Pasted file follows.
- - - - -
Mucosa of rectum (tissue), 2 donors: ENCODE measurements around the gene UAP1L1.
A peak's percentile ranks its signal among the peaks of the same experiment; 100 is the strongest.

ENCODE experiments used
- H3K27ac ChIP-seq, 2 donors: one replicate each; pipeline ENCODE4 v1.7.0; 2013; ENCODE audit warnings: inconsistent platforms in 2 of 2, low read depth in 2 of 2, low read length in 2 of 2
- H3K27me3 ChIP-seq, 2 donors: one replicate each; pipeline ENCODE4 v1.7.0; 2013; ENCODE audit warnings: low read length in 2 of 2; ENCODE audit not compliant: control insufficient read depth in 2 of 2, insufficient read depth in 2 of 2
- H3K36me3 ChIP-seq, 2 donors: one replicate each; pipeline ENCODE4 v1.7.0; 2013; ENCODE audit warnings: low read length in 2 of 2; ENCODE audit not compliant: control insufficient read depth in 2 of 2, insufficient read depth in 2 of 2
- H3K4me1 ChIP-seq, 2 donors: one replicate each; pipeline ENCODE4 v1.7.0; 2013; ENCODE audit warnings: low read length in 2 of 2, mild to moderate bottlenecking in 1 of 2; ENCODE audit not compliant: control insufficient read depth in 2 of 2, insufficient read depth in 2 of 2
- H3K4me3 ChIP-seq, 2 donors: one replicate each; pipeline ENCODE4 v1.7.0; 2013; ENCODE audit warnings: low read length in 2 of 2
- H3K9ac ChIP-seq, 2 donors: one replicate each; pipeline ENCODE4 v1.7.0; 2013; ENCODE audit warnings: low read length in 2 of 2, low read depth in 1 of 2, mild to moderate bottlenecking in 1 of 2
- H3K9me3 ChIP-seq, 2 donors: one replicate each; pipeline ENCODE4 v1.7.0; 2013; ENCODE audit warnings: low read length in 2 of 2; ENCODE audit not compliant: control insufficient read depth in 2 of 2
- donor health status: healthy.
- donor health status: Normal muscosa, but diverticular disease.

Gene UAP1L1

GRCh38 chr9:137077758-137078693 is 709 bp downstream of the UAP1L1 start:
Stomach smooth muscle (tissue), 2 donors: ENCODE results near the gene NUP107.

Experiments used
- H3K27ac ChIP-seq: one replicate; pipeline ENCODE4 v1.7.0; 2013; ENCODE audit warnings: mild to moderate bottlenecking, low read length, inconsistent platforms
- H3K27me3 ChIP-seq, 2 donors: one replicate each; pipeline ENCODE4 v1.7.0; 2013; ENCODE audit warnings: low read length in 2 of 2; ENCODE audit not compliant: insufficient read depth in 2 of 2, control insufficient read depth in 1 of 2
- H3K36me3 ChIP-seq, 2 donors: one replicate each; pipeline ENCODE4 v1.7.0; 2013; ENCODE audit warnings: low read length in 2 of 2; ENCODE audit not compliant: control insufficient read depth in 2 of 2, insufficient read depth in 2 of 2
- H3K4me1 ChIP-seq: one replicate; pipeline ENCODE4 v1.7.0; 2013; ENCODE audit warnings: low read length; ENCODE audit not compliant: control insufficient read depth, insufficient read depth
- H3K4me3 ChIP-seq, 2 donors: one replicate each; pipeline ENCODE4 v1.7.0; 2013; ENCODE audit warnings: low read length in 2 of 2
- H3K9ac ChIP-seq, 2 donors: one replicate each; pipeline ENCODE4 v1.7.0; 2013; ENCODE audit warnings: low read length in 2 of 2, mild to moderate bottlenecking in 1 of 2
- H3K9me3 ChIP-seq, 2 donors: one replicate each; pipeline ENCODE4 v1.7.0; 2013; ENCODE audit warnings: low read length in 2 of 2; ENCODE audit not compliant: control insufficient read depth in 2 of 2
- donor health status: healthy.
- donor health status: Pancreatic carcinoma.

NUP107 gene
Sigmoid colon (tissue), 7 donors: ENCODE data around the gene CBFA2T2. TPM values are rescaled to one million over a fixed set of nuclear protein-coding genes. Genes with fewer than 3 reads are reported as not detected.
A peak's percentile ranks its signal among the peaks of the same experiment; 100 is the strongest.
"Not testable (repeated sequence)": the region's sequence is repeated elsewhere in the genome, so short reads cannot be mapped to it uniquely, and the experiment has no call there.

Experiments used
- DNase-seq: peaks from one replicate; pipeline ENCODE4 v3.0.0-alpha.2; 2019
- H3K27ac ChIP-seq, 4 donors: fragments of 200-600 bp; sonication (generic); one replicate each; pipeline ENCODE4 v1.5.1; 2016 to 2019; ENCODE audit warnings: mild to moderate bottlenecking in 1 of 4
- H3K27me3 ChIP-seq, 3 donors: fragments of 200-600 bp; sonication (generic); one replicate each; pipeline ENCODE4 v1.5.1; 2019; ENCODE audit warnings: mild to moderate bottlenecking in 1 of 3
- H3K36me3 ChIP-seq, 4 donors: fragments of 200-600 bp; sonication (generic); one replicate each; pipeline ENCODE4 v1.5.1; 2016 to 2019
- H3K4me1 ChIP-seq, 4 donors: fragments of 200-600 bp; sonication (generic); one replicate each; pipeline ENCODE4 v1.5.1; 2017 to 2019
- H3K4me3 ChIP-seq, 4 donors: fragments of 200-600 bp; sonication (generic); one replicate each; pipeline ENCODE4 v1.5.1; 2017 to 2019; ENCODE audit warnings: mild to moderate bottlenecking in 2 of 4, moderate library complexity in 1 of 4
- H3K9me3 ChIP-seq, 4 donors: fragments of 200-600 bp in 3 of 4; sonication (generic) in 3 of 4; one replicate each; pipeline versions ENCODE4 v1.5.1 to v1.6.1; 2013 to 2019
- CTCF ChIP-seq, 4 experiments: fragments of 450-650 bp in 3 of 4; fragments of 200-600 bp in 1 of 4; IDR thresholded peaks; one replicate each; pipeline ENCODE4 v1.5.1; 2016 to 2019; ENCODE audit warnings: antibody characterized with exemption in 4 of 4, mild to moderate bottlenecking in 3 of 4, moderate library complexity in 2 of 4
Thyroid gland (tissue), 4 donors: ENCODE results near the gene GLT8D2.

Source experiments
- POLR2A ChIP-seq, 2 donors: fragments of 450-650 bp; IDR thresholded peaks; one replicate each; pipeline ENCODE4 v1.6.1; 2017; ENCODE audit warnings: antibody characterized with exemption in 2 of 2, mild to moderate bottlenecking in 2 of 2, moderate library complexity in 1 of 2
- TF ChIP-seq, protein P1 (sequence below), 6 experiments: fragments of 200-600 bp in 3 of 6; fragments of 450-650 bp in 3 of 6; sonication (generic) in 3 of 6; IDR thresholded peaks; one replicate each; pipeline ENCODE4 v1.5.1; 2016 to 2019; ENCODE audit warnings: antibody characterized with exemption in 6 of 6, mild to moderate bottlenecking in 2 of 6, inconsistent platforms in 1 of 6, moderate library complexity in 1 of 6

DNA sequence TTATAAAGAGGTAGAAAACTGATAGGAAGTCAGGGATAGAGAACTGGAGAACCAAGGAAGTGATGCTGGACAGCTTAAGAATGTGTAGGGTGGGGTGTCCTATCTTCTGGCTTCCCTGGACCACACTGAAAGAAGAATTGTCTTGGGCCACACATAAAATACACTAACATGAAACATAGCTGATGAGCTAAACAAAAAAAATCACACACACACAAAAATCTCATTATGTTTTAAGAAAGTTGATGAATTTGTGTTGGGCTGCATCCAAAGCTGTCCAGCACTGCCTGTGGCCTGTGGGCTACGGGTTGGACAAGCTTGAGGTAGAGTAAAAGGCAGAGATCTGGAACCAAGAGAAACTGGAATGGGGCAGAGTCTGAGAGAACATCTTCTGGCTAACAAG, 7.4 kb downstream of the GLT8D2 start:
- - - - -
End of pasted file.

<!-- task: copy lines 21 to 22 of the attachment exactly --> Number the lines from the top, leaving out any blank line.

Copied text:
- H3K4me3 ChIP-seq, 2 donors: one replicate each; pipeline ENCODE4 v1.7.0; 2013; ENCODE audit warnings: low read length in 2 of 2
- H3K9ac ChIP-seq, 2 donors: one replicate each; pipeline ENCODE4 v1.7.0; 2013; ENCODE audit warnings: low read length in 2 of 2, mild to moderate bottlenecking in 1 of 2